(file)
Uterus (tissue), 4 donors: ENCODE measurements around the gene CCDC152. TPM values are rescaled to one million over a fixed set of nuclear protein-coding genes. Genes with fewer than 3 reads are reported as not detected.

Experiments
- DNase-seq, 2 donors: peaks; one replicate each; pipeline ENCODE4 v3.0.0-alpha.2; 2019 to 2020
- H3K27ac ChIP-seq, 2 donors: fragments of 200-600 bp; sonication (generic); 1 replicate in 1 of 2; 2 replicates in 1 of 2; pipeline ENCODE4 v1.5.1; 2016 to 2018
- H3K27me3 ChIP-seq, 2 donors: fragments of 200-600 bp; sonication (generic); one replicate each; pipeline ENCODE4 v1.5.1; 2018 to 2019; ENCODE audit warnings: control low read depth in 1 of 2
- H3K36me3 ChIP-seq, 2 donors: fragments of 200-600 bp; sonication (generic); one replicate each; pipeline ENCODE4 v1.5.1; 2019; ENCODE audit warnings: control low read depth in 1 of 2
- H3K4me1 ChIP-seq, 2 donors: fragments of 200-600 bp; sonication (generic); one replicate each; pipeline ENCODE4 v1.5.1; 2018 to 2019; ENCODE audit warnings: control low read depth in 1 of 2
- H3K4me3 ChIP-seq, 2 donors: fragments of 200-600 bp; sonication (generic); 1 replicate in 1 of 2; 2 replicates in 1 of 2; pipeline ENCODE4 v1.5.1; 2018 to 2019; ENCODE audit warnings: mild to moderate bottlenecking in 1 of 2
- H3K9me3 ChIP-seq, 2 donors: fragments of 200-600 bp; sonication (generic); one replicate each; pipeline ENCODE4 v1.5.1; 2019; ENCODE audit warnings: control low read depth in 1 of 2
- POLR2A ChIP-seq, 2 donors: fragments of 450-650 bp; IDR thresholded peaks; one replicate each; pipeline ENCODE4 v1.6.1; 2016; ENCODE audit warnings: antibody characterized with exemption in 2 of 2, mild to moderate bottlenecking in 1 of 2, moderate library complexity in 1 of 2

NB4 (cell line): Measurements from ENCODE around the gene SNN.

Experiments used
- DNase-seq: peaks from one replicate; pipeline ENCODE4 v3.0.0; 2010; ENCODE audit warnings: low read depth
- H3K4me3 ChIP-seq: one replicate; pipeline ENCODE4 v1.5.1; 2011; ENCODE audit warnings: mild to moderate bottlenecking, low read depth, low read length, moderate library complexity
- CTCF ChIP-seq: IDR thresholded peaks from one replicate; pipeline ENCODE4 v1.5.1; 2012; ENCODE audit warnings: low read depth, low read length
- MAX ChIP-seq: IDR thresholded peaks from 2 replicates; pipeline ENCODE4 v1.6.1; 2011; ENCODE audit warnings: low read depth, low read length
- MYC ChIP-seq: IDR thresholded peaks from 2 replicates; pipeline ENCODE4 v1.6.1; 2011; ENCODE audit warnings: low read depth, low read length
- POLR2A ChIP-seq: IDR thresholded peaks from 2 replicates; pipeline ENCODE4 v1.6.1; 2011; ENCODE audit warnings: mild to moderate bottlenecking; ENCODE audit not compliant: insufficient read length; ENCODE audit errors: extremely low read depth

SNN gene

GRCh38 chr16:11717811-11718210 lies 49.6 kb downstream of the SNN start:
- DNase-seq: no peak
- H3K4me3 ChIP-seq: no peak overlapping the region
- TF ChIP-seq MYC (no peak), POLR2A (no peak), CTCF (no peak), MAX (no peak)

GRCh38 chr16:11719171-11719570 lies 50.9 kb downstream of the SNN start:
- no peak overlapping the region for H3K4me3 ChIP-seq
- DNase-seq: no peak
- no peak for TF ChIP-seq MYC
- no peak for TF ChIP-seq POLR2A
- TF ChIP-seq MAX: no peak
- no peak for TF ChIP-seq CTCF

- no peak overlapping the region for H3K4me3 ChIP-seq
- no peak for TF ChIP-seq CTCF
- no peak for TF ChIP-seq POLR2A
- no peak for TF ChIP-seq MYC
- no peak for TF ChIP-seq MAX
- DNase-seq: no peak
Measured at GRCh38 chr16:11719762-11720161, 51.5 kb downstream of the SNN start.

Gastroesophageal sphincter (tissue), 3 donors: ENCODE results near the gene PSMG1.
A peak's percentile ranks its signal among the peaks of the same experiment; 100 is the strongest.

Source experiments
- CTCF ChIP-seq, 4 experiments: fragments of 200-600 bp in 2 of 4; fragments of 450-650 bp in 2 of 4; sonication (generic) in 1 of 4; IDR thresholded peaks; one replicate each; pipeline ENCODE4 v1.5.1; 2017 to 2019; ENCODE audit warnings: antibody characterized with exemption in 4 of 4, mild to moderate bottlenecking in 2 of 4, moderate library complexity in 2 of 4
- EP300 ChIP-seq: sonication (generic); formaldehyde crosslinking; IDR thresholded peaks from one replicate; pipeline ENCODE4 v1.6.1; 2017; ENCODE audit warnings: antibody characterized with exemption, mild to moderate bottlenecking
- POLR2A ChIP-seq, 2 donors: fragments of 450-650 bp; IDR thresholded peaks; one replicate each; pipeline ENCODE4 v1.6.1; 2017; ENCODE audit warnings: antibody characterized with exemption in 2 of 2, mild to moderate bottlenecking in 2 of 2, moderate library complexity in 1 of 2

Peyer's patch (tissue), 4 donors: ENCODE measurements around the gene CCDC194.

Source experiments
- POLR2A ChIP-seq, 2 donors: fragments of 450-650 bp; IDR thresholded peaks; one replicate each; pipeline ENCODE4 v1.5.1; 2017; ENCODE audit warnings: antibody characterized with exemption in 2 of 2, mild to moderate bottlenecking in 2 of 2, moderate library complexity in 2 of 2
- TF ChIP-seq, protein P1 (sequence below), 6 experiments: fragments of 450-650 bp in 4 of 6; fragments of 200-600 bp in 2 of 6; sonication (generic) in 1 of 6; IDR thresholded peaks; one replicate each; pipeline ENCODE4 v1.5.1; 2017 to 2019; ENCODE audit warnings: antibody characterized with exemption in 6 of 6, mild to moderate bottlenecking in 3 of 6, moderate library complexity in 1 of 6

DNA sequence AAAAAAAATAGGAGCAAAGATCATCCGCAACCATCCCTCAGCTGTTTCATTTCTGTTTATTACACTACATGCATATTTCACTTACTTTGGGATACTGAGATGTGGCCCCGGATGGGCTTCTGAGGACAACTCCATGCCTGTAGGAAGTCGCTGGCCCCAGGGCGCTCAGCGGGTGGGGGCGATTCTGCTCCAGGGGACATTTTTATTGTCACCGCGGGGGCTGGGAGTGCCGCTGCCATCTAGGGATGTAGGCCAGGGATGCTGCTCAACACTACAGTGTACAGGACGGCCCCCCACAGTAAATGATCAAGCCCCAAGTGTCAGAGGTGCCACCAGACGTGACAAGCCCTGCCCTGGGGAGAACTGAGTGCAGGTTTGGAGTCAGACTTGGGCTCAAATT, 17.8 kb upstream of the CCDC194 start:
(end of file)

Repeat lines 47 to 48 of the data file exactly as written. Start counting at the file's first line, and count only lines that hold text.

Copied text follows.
- TF ChIP-seq, protein P1 (sequence below), 6 experiments: fragments of 450-650 bp in 4 of 6; fragments of 200-600 bp in 2 of 6; sonication (generic) in 1 of 6; IDR thresholded peaks; one replicate each; pipeline ENCODE4 v1.5.1; 2017 to 2019; ENCODE audit warnings: antibody characterized with exemption in 6 of 6, mild to moderate bottlenecking in 3 of 6, moderate library complexity in 1 of 6

DNA sequence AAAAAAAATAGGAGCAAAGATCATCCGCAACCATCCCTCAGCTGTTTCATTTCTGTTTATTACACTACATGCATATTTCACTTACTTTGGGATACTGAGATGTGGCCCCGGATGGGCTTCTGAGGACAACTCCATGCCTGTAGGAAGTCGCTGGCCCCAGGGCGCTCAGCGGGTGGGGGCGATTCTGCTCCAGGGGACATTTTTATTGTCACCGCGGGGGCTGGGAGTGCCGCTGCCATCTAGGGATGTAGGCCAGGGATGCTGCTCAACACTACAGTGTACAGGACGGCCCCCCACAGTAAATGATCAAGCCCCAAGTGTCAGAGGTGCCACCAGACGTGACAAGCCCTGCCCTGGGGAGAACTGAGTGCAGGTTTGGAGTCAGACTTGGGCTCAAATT, 17.8 kb upstream of the CCDC194 start: